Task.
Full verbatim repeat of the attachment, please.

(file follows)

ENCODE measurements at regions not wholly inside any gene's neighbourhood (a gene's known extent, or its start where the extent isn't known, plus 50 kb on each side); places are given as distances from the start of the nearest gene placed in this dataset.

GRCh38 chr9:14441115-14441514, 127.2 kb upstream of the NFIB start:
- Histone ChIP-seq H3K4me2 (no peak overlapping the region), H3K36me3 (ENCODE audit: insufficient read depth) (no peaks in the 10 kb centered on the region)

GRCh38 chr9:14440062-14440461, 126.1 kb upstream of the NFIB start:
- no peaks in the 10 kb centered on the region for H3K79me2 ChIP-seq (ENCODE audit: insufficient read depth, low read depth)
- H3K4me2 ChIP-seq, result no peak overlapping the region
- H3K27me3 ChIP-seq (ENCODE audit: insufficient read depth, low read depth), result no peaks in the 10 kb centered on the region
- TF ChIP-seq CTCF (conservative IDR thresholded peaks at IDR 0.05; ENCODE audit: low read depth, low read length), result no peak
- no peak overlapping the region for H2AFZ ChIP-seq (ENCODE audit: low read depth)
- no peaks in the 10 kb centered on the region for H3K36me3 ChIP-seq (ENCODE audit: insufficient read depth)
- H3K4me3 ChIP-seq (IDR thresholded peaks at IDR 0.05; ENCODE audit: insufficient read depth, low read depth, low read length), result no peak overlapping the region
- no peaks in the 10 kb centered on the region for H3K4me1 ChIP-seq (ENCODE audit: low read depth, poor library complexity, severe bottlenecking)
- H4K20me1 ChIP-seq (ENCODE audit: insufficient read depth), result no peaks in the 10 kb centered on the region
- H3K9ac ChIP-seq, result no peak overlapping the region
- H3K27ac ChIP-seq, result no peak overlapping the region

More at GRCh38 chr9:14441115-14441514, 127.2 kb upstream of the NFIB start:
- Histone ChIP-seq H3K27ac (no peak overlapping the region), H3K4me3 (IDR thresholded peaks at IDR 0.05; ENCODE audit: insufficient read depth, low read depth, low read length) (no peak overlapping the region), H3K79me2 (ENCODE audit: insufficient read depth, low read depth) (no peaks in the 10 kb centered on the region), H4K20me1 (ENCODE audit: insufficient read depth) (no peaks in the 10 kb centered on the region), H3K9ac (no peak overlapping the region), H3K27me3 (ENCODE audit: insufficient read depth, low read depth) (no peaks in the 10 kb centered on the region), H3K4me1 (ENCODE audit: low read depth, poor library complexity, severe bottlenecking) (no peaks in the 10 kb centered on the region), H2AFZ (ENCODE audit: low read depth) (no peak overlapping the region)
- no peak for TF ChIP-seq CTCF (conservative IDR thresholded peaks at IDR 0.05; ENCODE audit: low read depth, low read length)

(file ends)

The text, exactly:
ENCODE measurements at regions not wholly inside any gene's neighbourhood (a gene's known extent, or its start where the extent isn't known, plus 50 kb on each side); places are given as distances from the start of the nearest gene placed in this dataset.

GRCh38 chr9:14441115-14441514, 127.2 kb upstream of the NFIB start:
- Histone ChIP-seq H3K4me2 (no peak overlapping the region), H3K36me3 (ENCODE audit: insufficient read depth) (no peaks in the 10 kb centered on the region)

GRCh38 chr9:14440062-14440461, 126.1 kb upstream of the NFIB start:
- no peaks in the 10 kb centered on the region for H3K79me2 ChIP-seq (ENCODE audit: insufficient read depth, low read depth)
- H3K4me2 ChIP-seq, result no peak overlapping the region
- H3K27me3 ChIP-seq (ENCODE audit: insufficient read depth, low read depth), result no peaks in the 10 kb centered on the region
- TF ChIP-seq CTCF (conservative IDR thresholded peaks at IDR 0.05; ENCODE audit: low read depth, low read length), result no peak
- no peak overlapping the region for H2AFZ ChIP-seq (ENCODE audit: low read depth)
- no peaks in the 10 kb centered on the region for H3K36me3 ChIP-seq (ENCODE audit: insufficient read depth)
- H3K4me3 ChIP-seq (IDR thresholded peaks at IDR 0.05; ENCODE audit: insufficient read depth, low read depth, low read length), result no peak overlapping the region
- no peaks in the 10 kb centered on the region for H3K4me1 ChIP-seq (ENCODE audit: low read depth, poor library complexity, severe bottlenecking)
- H4K20me1 ChIP-seq (ENCODE audit: insufficient read depth), result no peaks in the 10 kb centered on the region
- H3K9ac ChIP-seq, result no peak overlapping the region
- H3K27ac ChIP-seq, result no peak overlapping the region

More at GRCh38 chr9:14441115-14441514, 127.2 kb upstream of the NFIB start:
- Histone ChIP-seq H3K27ac (no peak overlapping the region), H3K4me3 (IDR thresholded peaks at IDR 0.05; ENCODE audit: insufficient read depth, low read depth, low read length) (no peak overlapping the region), H3K79me2 (ENCODE audit: insufficient read depth, low read depth) (no peaks in the 10 kb centered on the region), H4K20me1 (ENCODE audit: insufficient read depth) (no peaks in the 10 kb centered on the region), H3K9ac (no peak overlapping the region), H3K27me3 (ENCODE audit: insufficient read depth, low read depth) (no peaks in the 10 kb centered on the region), H3K4me1 (ENCODE audit: low read depth, poor library complexity, severe bottlenecking) (no peaks in the 10 kb centered on the region), H2AFZ (ENCODE audit: low read depth) (no peak overlapping the region)
- no peak for TF ChIP-seq CTCF (conservative IDR thresholded peaks at IDR 0.05; ENCODE audit: low read depth, low read length)